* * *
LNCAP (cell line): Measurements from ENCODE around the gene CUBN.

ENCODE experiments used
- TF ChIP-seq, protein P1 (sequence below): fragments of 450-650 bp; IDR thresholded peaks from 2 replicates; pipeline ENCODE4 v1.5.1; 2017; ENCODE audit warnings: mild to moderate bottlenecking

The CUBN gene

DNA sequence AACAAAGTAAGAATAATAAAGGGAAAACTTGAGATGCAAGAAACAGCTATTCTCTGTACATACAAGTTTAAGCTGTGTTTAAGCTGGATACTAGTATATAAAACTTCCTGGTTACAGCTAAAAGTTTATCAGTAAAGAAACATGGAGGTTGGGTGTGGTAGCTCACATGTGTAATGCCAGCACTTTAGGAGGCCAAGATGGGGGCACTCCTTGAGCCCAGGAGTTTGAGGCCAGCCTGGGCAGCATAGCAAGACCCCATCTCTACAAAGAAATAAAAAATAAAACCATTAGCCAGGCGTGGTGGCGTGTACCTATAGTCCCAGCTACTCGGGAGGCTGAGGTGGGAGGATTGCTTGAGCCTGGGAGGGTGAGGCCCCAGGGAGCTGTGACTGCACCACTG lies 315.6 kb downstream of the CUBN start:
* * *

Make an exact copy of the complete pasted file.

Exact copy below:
LNCAP (cell line): Measurements from ENCODE around the gene CUBN.

ENCODE experiments used
- TF ChIP-seq, protein P1 (sequence below): fragments of 450-650 bp; IDR thresholded peaks from 2 replicates; pipeline ENCODE4 v1.5.1; 2017; ENCODE audit warnings: mild to moderate bottlenecking

The CUBN gene

DNA sequence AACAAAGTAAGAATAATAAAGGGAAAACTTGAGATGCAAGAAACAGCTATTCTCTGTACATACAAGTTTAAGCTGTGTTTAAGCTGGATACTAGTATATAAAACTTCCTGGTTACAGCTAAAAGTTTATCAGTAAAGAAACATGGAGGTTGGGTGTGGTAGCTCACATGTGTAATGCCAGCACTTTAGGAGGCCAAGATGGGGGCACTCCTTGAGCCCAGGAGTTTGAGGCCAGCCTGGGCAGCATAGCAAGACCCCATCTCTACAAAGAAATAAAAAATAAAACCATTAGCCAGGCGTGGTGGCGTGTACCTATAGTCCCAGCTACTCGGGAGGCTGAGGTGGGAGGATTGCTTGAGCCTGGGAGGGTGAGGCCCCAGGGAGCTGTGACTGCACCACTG lies 315.6 kb downstream of the CUBN start: